Safe access zones, free speech and abortion rights

Protesters outside NSW Parliament in favour of safe zones around abortion clinics. Photo Rachel Evans

The Global Day of Action for Women's Health was on May 28. Around the world, the preceding week was punctuated by significant actions for abortion rights.

The most significant was the resounding Yes vote in the May 25 Irish referendum on removing the ban on abortion from the constitution. This gave a shot in the arm to the campaign for abortion rights in the six counties of Northern Ireland, where the anti-abortion provisions of British Offences Against the Person Act from 1861 remain in force.

Hundreds gathered in Belfast on May 28 to launch a campaign to push the British government to lift the ban on abortion there. The same day, protesters in Brisbane rallied in a push to overturn similar legislation in Queensland.

In NSW, May 28 was marked by the passage through the state's Legislative Council of a bill to protect access to abortion clinics. It is due to be debated in the Legislative Assembly (lower house) next month.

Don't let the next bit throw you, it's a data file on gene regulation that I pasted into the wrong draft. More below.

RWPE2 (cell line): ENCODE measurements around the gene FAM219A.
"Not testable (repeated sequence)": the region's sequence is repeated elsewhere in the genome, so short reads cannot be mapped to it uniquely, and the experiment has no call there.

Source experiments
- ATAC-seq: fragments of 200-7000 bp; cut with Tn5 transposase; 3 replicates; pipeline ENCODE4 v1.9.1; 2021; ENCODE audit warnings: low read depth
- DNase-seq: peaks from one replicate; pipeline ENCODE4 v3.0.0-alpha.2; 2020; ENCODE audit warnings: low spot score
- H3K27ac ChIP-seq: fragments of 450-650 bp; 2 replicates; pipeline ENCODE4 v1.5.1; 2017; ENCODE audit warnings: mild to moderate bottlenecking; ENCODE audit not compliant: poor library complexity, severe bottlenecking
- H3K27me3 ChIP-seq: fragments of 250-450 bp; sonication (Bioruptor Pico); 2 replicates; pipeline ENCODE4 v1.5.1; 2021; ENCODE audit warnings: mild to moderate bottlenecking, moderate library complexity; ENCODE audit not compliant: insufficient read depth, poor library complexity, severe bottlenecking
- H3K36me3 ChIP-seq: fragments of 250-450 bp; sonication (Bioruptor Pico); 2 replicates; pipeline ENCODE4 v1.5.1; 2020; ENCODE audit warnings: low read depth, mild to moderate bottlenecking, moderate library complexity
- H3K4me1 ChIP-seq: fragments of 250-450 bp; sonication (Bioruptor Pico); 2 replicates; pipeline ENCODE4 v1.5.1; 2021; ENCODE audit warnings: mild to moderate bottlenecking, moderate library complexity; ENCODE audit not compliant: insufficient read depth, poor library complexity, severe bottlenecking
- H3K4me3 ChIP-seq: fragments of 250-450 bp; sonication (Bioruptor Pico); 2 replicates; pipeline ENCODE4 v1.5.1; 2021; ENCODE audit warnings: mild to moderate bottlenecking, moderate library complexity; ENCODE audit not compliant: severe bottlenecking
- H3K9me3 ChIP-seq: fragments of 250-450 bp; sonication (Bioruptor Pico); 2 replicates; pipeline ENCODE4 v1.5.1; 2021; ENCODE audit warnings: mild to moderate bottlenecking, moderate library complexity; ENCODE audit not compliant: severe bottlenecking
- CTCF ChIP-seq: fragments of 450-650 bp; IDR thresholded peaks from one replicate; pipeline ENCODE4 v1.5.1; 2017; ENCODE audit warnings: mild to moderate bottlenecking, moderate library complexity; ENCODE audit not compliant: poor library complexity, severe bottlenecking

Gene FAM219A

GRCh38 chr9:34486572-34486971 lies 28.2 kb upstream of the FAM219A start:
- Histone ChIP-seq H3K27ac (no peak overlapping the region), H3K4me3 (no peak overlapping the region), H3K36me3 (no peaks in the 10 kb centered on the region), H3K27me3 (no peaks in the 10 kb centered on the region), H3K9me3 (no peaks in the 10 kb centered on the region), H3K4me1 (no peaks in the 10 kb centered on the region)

If passed, the bill will introduce stiff penalties — a $5500 fine or six months in jail or both, for a first offence and $11,000 or 12 months jail or both, for a second offence — for anyone harassing people entering medical clinics where abortions are performed.

Similar penalties would apply to anyone interfering with or obstructing anyone trying to enter the clinic, anyone trying to give literature about abortion or talk to anyone entering the clinic if it is likely to cause distress or anxiety and anyone filming or recording anyone in the vicinity of the clinic without their consent.

The legislation is designed to create a 150 metre buffer zone around the clinics and clinic entrances, to allow anyone needing to access the clinics — patients, support people and staff — to do so in privacy and without intimidation or abuse from those opposed to abortion.

Tasmania, Victoria and the ACT have similar legislation. There are moves to introduce protective legislation into Western Australia and the Queensland Law Reform Commission, due to report on modernising the state's abortion laws by the end of June, invited public comment on the issue of safe access zones among other issues.